Third, we lost the election and need to gain voters, not alienate them. I know that Hillary won the popular vote, but it is the electoral college that matters. We will not convert people by attacking them.

Fourth, most people on both sides want to address national problems like jobs, infrastructure, economic development, climate change, true religious freedom, equal justice under the law, etc. We need broad, bipartisan and nonpartisan support instead of yawning division to do this.

Fifth, personal attacks dehumanize our brothers and sisters who disagree with us. We need to realize that they are just folks like us and are due respect and fairness.

Sixth, our fight is not so much with them but with the policies and incompetence of Trump and his administration.

In that regard, it is useful to point out that Nixon had approval ratings of about 70% right before the Watergate revelations started becoming public.

That support fell 50 points over the next two years not because of partisan vitriol but because of the president’s words and actions. In other words, he hung himself.

Trump will do the same and, as that unfolds, we want to be in position to welcome into our fold any who become alienated from him.

 

 

 

 

 

 

 

 

 

 

 

Don’t Be Suckered by Trump’s Tweets

The New York Times had a recent article noting that our diplomats in Europe are warning governments wary of Trump not overreact to his tweets. America—and especially my fellow Democrats, progressives or liberals—needs to heed this warning. Today’s tweet by the Orange One about an arms race has yielded a bumper crop of overreactions.

The Washington Post editorial board already has posted an editorial warning about this threat. Meanwhile, Twitter chirps away with yet more hand-wringing and teeth-gnashing tweets about this latest storm and Facebook is rife with similar condemnatory posts. Even Trump’s advisors are playing their familiar role of walking back another burst of their boss’s regrettable statements. Predictably, progressive and liberal periodicals like Mother Jones, The Nation and The New Republic are also hurling thunderbolts at the POEUS.

Of course, there are many things we can object to about Trump. For example, we should be repelled about his appointment of a racist (Sessions); climate change deniers (several of them); Goldman Sachs alumni (again, several); and, climate change creators (in the person of Exxon’s Rex Tillerson). We can add to these his repugnant tilt to Putin; probable support of Assad; stirring of the Chinese pot; further inflammation of the Middle East; embrace of Israel; taxing and spending policies; intended repeal of Obamacare; possible action to reduce Medicaid, Medicare and Social Security; and, the list stretches on. Will it become infinite?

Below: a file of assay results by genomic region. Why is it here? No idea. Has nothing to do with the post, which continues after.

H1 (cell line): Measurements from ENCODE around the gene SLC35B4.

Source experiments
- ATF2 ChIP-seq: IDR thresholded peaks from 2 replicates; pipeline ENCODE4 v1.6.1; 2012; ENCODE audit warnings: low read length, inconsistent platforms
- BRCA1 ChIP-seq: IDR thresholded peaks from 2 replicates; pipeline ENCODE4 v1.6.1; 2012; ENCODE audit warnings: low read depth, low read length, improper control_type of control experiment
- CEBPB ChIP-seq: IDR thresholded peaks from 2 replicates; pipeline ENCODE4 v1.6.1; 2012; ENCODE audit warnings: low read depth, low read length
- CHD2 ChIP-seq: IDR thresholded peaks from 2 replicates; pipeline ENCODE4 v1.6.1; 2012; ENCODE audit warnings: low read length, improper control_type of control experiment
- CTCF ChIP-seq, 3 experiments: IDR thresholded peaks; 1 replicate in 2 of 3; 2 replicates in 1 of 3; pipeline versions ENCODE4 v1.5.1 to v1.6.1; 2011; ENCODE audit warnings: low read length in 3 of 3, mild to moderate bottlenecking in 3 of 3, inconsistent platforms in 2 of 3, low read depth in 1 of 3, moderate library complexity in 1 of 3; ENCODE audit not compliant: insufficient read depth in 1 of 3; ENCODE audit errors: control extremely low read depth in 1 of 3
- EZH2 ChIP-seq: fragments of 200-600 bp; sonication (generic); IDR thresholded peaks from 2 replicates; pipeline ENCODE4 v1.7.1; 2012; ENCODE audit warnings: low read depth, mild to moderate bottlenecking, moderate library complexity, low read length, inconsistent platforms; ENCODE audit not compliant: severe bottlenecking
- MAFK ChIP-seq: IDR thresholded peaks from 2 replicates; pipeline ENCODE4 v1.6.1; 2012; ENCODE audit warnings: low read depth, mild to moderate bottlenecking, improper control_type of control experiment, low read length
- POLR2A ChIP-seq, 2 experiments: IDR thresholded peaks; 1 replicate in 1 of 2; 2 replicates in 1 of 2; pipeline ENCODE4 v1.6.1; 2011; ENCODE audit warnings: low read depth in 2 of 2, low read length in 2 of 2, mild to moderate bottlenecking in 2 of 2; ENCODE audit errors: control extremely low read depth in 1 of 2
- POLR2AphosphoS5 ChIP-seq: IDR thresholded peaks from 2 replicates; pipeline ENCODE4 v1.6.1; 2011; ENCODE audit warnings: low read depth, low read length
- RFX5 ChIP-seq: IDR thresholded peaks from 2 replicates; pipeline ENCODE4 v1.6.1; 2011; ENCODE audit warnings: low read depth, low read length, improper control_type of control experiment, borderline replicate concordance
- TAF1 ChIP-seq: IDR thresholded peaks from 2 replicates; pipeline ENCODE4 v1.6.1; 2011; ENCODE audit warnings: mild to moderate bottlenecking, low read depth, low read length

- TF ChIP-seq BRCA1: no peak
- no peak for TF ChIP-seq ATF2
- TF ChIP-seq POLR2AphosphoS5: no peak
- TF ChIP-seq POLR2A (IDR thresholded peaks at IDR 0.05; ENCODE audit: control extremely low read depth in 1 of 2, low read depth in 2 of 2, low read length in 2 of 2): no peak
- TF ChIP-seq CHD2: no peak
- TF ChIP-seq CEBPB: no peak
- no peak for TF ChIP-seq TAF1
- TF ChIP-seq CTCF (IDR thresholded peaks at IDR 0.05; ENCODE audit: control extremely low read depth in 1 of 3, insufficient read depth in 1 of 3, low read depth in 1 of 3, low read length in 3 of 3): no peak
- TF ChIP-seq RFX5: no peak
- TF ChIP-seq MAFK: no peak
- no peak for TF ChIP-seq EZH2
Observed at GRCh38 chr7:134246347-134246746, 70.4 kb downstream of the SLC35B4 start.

These are all substantive issues that we need to work on now. The tweet du jour which is just another in the round of tweets du jour is not a substantive issue. Yes, they do degrade our country. Yes, they will contribute to the deterioration of our role in the world. Yes, they do reflect the unstable mind at the helm and might scare the bejabbers out of us. If you are like me, you wake up early in the morning feeling that there is no way this ending will be good.

However, we need to put his tweets in their proper place as a blowhard doing what he does best. Instead of focusing on them, we need to focus on upcoming confirmations battles as well as subsequent fights over health care, taxes and the social safety net. So, instead of worrying about Trump’s early morning statements, we need to ask ourselves what steps we might take to counter his actions as opposed to his bloviations.

Democrats! Relax, Breathe in– and Get Ready to Work

Talk about disappointed and angry white males, I’ve been out of sorts since late Tuesday night. I haven’t killed anybody, but have embarrassed myself with two seperate rants. Forgive me, Customer Service Department at Express Scripts!

Teeth-gnashing, second-guessing and fault-finding began after the first vote totals began. It continues today, as it will for some time. May we not circle the wagons and shoot in. Instead, let’s breathe in, relax and take some time reflecting and assessing. Along the way, there are a few things to consider.

  • Democrats didn’t turn out. As of this writing, Hillary has received 59,938,290 votes. Obama received 65,915,79 in 2012 and 69,498,516 in 2008.
  • Republican vote was also less than four years ago. Trump received 59,704,886,less than the 60,933,504 that Romney received AND less than McCain’s 59,948,323.
  • White, male working class voters did come out in greater numbers for Trump, especially in the heretofore “Blue Wall” states that Trump won.
  • However, if the Democrat vote had turned out in those states, Hillary would have won.
  • Don’t believe the pundits and their opinions right now. They were wrong last week and for months and even years before that.
  • We don’t need to address the discrete issue of jobs and opportunities for angry white males in the Rust Belt or elsewhere, but jobs and opportunities for both genders in all parts of the country. This especially includes inner cities and Greater Appalachia.
  • We are weaker in local and state offices than we are in presidential vote. Talk about your ground game! It turns out that there is one we have ignored.
  • Sexism, racism, nativism and xenophobia affected some voters, but we will never be able to figure out who or in what proportion. So, we don’t need to call anybody “deplorables,” but need to focus instead on our goals and tactics.

Meanwhile, let’s also remember that we our values to use in deciding upon those goals and tactics. In her concession speech, Hillary said:

“So, let’s do all we can to keep advancing the causes and values we all hold dear: making our economy work for everyone, not just those at the top; protecting our country and protecting our planet; and breaking down all the barriers that hold anyone back from achieving their dreams. We’ve spent a year and a half bringing together millions of people from every corner of our country to say with one voice that we believe that the American Dream is big enough for everyone — for people of all races and religions, for men and women, for immigrants, for LGBT people, and people with disabilities.”